Litigation and regulation surrounding privacy and cybersecurity is continuously developing, both within the government and the private sector. This digest summarizes the most notable events in privacy and cybersecurity this week.
Largest Cyberattack of U.S. Government; OPM Director Resigns
In what appears to be the largest hack of U.S. government systems, the personal information of essentially every current, former, and potential federal employee who has undergone a background check through the U.S. Office of Personnel Management (OPM) since 2000 was stolen. Some 1.1 million fingerprints were also stolen, according to the agency. News of the latest incident comes only a few weeks after news broke of a different OPM cyberattack that affected 18 million people. Katherine Archuleta resigned as director of OPM on Friday. In addition, a second class action suit has been filed against OPM regarding the breaches.
FCC Fines Telecom Companies $3.5 Million for Insecure Storage of Personal Data
Phone companies, TerrCom, Inc., and YourTel American, Inc. resolved an investigation with the U.S. Federal Communications Commission (FCC) by agreeing to a $3.5M civil penalty and oversight requiring comprehensive compliance programs. The investigation found that the companies’ vendor had stored personal information of customers in plain text on the internet.
State Attorneys General Do Not Want Federal Preemption of Data Breach Laws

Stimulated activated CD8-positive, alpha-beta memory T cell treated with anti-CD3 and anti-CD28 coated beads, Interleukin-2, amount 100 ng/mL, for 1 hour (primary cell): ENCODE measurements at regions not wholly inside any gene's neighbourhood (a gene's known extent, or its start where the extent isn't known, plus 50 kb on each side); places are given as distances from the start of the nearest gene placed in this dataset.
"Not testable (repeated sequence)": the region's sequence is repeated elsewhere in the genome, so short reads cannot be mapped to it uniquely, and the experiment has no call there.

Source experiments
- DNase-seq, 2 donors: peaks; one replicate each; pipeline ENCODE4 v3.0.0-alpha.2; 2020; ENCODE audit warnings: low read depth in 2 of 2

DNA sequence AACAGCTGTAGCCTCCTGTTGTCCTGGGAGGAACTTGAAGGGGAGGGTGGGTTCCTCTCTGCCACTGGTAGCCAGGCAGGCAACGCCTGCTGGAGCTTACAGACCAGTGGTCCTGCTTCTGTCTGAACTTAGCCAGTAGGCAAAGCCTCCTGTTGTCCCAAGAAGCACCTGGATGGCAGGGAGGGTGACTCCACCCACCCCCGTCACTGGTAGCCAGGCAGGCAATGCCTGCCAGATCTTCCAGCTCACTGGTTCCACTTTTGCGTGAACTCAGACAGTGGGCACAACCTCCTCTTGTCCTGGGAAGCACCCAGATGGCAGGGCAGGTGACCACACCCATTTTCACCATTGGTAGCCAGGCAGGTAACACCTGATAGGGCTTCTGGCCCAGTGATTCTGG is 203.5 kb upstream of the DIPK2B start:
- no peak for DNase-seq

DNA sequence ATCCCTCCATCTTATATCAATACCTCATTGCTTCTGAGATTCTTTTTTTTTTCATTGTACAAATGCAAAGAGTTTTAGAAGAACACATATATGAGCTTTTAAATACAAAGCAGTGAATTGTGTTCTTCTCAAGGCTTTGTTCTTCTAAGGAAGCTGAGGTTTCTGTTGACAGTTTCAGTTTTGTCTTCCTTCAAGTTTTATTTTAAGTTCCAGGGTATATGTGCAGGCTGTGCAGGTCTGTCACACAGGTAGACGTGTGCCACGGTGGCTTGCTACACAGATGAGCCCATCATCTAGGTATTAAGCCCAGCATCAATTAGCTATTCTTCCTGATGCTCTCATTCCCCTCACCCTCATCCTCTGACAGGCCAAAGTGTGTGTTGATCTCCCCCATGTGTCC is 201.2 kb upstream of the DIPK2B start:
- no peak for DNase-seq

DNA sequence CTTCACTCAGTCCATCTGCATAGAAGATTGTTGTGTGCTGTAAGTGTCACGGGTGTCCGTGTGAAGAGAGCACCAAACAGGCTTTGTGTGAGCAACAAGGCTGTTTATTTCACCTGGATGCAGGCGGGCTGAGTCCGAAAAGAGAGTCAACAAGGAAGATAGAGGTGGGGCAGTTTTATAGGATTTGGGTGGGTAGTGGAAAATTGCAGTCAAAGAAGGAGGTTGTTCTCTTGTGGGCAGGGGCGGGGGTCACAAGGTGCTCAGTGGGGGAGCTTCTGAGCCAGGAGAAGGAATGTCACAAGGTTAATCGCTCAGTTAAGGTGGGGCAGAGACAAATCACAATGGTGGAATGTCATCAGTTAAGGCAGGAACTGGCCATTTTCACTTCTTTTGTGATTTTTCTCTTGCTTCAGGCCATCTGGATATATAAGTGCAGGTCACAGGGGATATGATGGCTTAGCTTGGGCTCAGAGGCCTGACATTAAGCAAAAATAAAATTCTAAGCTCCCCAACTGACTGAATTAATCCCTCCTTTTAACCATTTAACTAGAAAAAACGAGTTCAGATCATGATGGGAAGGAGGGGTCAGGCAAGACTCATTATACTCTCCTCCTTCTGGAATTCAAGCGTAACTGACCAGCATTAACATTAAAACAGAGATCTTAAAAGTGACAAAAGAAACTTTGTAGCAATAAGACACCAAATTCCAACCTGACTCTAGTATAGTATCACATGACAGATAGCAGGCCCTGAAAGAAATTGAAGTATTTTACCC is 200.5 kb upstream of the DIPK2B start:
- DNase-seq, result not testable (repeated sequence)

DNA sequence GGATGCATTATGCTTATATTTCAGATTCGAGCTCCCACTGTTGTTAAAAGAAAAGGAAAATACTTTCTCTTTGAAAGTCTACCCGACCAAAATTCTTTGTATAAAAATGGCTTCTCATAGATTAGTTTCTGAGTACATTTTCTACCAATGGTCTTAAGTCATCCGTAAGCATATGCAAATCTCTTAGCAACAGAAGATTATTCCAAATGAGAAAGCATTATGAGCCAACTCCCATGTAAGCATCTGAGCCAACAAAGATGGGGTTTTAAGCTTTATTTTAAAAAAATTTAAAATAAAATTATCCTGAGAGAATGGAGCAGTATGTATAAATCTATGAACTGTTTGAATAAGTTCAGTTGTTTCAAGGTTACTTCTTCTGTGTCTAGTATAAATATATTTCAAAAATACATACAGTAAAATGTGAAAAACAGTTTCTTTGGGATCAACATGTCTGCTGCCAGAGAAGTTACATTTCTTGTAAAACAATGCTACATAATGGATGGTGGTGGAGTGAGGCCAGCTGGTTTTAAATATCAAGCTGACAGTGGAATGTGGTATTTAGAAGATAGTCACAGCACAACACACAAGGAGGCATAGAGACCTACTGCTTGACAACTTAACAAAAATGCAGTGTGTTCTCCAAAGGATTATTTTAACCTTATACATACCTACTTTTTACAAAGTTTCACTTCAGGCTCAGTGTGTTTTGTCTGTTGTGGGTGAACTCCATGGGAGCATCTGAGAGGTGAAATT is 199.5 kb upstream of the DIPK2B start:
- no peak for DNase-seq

There is bipartisan support for data breach legislation in the U.S. Congress, but attorneys general from all 47 states with data breach notification laws do not necessarily think federal legislation should preempt state data breach notification laws. Many companies favor a federal data breach notification law that preempts state law, arguing that the patchwork of state laws makes compliance unreasonably burdensome.
Time Warner Ordered to Pay $229,500 to One Person for Violation of TCPA
A federal judge ordered Time Warner Cable to pay $229,500 for violating the Telephone Consumer Protection Act (TCPA) by placing 153 automated calls to the same woman in Texas – 74 of which were placed after she sued Time Warner Cable to stop the calls. The calls were meant for a previous owner of the cellphone number who was late paying his cable bill, but Time Warner Cable did not update its records or stop the calls even when the woman told the company she was not the man they were trying to reach.
NFL Player’s Finger Amputation and the Possible HIPAA Violation
Jason Pierre-Paul of the National Football League’s New York Giants had a finger amputated and had his related medical records displayed on Twitter. Allegedly, an employee of Jackson Memorial Hospital obtained and released the records to a reporter without Pierre-Paul’s consent. Under HIPAA, such violations can and have led to million dollar fines and hospital employee imprisonment.
Zoo Gift Shop Credit Card Breach
Between March 23 and June 25, 2015, customers who used credit or debit cards at zoo gift shops and restaurants may have had their credit card information stolen. Service Systems Associates released a statement acknowledging the point-of-sale malware attack on its debit and credit card processing systems, but declined to state which zoos were affected.
HSBC Settles Call Recording Suit for $6.5 Million
HSBC Card Services Inc. agreed to settle for $6.5M a proposed class action alleging the surreptitious recording of customer calls in California. Plaintiffs alleged that HSBC recorded their phone calls without telling them during the call. HSBC contended that it had disclosed that calls could be recorded in its card member agreements and that card members had no reasonable expectation of privacy given the relationship.